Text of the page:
I don't know jack about her "religion." But I do know that this analysis of "the church of Oprah" in the NY Times is deficient.
...The scholars found conflicting sources of Ms. Winfrey’s spirituality. It began, but definitely does not end, with the black church of her youth. In her 2003 book, “Oprah Winfrey and the Glamour of Misery,” Eva Illouz, a sociologist, quotes Ms. Winfrey as saying: “Since I was three and a half, I’ve been coming up in the church speaking. I did all of the James Weldon Johnson sermons” — Mr. Johnson being the poet whose “God’s Trombones: Seven Negro Sermons in Verse” was published in 1927. “I used to do them for churches all over the city of Nashville,” Ms. Winfrey said..
While respecting Ms. Winfrey’s use of her Christian heritage, Dr. Illouz ultimately concluded that the talk-show host might be something of a false prophet. That is because, she said, Ms. Winfrey and her cadre of self-help experts treated suffering as something beneficial. Ms. Winfrey turned the black church’s ethos of self-reliance in the face of suffering into an exaltation of suffering itself.“By making all experiences of suffering into occasions to improve oneself,” Dr. Illouz wrote, “Oprah ends up — absurdly — making suffering into a desirable experience.”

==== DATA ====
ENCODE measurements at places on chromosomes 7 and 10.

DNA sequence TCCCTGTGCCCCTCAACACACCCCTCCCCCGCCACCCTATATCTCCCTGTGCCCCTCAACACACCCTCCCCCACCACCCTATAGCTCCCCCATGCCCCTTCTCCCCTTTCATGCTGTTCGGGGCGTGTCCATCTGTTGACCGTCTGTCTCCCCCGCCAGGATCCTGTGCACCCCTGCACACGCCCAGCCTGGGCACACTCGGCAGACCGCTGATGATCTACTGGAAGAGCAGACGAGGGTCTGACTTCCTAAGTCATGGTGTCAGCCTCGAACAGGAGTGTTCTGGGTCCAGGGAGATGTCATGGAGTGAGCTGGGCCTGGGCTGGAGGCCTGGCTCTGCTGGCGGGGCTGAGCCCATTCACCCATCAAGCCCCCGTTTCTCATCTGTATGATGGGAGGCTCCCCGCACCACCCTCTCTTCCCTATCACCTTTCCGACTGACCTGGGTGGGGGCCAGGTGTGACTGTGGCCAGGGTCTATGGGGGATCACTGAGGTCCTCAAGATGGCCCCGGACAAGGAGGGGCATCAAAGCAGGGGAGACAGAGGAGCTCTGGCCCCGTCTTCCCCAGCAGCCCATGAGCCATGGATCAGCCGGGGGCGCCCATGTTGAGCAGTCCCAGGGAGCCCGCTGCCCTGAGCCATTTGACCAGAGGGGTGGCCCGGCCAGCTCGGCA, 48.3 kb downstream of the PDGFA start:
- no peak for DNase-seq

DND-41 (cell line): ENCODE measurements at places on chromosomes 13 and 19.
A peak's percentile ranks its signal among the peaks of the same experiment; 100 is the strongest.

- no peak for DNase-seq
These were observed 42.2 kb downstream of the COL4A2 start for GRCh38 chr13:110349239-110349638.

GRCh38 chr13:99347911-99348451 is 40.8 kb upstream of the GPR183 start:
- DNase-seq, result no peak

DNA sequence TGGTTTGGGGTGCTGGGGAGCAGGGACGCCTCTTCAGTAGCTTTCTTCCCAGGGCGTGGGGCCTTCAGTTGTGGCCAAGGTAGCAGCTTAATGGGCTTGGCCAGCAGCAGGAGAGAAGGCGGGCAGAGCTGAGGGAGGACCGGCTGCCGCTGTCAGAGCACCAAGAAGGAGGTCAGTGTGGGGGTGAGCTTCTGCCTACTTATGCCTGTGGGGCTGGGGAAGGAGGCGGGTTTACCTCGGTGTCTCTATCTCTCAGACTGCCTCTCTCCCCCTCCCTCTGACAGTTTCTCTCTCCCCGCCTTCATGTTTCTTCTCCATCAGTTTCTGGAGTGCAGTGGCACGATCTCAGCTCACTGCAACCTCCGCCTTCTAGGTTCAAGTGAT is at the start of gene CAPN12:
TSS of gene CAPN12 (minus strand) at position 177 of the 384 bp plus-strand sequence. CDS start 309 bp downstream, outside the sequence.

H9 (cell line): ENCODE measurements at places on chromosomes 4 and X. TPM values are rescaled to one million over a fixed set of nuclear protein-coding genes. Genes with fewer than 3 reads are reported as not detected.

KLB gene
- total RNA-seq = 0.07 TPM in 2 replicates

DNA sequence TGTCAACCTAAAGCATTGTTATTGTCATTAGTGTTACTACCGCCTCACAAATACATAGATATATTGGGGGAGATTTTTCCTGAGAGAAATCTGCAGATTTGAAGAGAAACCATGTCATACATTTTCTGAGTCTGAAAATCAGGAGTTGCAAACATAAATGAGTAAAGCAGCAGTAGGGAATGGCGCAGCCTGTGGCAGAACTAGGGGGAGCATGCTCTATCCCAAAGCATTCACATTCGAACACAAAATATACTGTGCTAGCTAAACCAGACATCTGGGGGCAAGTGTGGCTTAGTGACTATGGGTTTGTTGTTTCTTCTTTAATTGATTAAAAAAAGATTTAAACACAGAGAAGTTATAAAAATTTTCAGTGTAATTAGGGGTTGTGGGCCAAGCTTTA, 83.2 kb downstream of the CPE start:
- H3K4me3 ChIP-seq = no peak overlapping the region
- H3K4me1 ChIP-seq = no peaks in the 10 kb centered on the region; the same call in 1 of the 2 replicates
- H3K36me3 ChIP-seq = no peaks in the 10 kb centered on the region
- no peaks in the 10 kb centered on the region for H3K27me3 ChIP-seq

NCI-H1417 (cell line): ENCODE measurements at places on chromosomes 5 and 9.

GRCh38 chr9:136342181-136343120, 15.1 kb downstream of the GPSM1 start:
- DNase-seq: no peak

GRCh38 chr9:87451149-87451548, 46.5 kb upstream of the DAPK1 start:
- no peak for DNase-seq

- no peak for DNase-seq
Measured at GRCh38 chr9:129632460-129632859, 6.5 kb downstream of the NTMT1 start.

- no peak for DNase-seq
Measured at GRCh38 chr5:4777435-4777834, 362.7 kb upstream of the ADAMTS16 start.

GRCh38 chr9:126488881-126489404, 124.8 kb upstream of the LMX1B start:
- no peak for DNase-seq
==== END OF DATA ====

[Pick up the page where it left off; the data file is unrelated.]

It would be strangely masochistic if "suffering as occasion to improve oneself" exactly equals "suffering is desirable." I mean, we Buddhists sort of know that suffering is inevitable but to the extent that there is a "point" to suffering it's an occasion to learn to be not attached to nor repulsed by suffering. Suffering is universal, and that should be an occasion for the cultivation of compassion.
Dr. Illouz may be a sociologist - and may even be a good one - but she really ought to learn more about religion.
And Oprah Winfrey certainly enabled all breed of spiritual hucksters and quack snake oil peddlers...I'm sure I must have said something negative about her in the past about all this...but that doesn't justify making uninformed statements about religion.